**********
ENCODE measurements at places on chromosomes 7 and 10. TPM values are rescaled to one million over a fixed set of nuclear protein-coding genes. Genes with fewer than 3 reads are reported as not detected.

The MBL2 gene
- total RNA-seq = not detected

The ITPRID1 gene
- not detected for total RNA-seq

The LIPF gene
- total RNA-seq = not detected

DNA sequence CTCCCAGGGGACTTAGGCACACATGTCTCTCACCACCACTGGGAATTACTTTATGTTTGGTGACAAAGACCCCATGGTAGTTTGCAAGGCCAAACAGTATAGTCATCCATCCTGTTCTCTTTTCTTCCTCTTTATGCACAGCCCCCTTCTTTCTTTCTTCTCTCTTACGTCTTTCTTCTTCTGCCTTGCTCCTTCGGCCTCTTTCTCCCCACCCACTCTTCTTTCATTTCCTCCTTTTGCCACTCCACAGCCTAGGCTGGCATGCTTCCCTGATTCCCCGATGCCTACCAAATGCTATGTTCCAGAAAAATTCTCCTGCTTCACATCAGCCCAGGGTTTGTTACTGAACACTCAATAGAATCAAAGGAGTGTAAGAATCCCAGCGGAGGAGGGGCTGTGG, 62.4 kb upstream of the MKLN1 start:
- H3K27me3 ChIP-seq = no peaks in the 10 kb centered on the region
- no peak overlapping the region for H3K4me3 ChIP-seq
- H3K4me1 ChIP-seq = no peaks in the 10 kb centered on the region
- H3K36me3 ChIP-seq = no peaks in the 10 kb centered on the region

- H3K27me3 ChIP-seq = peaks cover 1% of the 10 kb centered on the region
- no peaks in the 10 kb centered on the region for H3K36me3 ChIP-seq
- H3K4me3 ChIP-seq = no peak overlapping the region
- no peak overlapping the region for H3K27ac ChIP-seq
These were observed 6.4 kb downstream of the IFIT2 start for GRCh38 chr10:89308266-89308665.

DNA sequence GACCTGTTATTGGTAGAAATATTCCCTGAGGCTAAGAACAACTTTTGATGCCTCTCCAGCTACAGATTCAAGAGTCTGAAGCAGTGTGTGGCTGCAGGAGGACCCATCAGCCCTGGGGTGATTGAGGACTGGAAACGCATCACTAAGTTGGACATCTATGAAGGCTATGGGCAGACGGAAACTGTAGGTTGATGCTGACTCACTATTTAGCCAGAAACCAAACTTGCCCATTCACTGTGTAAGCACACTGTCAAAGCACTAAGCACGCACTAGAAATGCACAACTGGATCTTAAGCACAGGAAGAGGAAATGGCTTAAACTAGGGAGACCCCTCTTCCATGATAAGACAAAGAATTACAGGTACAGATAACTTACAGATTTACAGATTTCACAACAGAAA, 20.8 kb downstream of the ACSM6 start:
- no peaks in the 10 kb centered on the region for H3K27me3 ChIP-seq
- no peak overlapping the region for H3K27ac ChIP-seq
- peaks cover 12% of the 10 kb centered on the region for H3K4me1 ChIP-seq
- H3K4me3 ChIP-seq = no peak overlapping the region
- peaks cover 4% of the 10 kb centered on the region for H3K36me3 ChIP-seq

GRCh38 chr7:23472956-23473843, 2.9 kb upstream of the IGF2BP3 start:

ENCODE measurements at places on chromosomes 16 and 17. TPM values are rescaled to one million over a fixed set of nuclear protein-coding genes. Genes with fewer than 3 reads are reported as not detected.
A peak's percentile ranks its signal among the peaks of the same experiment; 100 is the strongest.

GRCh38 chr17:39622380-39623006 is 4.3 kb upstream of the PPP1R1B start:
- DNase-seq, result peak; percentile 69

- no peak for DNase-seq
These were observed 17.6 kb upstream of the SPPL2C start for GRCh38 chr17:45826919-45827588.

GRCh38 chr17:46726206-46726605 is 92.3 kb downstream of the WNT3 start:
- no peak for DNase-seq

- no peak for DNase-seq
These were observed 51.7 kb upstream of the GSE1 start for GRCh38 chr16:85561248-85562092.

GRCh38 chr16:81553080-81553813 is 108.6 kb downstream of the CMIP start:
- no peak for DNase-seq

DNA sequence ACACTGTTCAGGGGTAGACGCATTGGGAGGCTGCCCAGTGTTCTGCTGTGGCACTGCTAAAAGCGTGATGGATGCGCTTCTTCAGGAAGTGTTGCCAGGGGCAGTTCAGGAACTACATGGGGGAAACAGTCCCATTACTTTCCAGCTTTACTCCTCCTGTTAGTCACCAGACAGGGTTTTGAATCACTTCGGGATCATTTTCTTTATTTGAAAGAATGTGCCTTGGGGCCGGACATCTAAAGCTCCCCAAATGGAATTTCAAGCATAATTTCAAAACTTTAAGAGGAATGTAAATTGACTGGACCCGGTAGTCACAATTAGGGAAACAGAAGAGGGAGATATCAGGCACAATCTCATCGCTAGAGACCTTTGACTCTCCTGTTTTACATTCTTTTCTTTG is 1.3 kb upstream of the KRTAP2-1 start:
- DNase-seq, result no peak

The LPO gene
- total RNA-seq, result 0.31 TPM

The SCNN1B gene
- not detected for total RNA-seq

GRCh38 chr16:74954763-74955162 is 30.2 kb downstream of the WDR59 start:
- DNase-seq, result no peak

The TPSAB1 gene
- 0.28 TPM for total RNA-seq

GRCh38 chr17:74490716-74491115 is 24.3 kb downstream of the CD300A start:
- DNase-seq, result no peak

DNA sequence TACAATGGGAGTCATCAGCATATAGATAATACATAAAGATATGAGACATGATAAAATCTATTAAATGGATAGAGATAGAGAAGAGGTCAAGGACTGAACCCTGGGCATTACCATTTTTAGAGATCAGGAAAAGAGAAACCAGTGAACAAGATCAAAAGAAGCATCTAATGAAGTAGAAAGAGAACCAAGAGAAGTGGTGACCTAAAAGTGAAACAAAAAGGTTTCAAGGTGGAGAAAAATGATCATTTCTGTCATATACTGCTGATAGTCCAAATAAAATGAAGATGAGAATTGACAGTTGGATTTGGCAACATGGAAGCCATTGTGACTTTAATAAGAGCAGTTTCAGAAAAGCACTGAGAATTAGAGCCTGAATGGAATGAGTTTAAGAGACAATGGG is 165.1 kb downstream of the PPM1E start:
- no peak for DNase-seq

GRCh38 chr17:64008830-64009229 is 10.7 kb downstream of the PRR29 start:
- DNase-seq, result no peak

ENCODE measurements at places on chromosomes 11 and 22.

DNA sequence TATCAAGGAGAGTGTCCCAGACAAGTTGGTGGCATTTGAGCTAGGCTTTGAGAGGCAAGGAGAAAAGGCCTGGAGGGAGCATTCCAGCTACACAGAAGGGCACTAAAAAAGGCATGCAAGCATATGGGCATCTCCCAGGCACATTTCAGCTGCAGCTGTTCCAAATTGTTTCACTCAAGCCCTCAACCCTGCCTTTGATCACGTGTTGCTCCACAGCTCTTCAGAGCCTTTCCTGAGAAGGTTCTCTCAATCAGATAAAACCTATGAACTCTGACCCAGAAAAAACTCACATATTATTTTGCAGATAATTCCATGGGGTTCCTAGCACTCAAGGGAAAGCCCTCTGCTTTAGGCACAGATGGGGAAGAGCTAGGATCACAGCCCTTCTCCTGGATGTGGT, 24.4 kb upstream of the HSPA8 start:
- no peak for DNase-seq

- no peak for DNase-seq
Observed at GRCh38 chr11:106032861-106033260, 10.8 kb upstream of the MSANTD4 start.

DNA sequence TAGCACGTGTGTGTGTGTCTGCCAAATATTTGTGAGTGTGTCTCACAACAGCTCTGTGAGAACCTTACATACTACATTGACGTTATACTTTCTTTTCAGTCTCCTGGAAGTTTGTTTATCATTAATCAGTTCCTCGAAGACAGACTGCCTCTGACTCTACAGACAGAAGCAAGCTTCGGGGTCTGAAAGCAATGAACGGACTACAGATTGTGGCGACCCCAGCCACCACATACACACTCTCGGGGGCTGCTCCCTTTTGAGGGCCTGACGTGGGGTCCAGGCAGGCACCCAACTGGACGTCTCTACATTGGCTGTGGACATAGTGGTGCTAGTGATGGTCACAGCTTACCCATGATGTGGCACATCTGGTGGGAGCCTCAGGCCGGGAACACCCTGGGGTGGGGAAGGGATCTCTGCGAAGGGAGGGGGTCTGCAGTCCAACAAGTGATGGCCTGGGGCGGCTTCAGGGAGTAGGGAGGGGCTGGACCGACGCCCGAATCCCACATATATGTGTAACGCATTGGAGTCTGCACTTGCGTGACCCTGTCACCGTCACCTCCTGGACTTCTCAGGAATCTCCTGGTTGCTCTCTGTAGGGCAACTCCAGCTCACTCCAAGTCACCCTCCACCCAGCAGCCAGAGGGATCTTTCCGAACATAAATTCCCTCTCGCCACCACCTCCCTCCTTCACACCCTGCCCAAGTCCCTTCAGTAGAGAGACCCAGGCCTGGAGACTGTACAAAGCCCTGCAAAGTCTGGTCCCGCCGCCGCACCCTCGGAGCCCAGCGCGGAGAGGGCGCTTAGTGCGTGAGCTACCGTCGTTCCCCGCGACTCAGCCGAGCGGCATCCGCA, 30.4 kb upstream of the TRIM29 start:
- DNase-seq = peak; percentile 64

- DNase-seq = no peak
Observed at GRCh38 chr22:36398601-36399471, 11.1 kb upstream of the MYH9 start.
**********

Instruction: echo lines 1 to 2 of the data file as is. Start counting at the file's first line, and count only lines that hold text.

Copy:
ENCODE measurements at places on chromosomes 7 and 10. TPM values are rescaled to one million over a fixed set of nuclear protein-coding genes. Genes with fewer than 3 reads are reported as not detected.

The MBL2 gene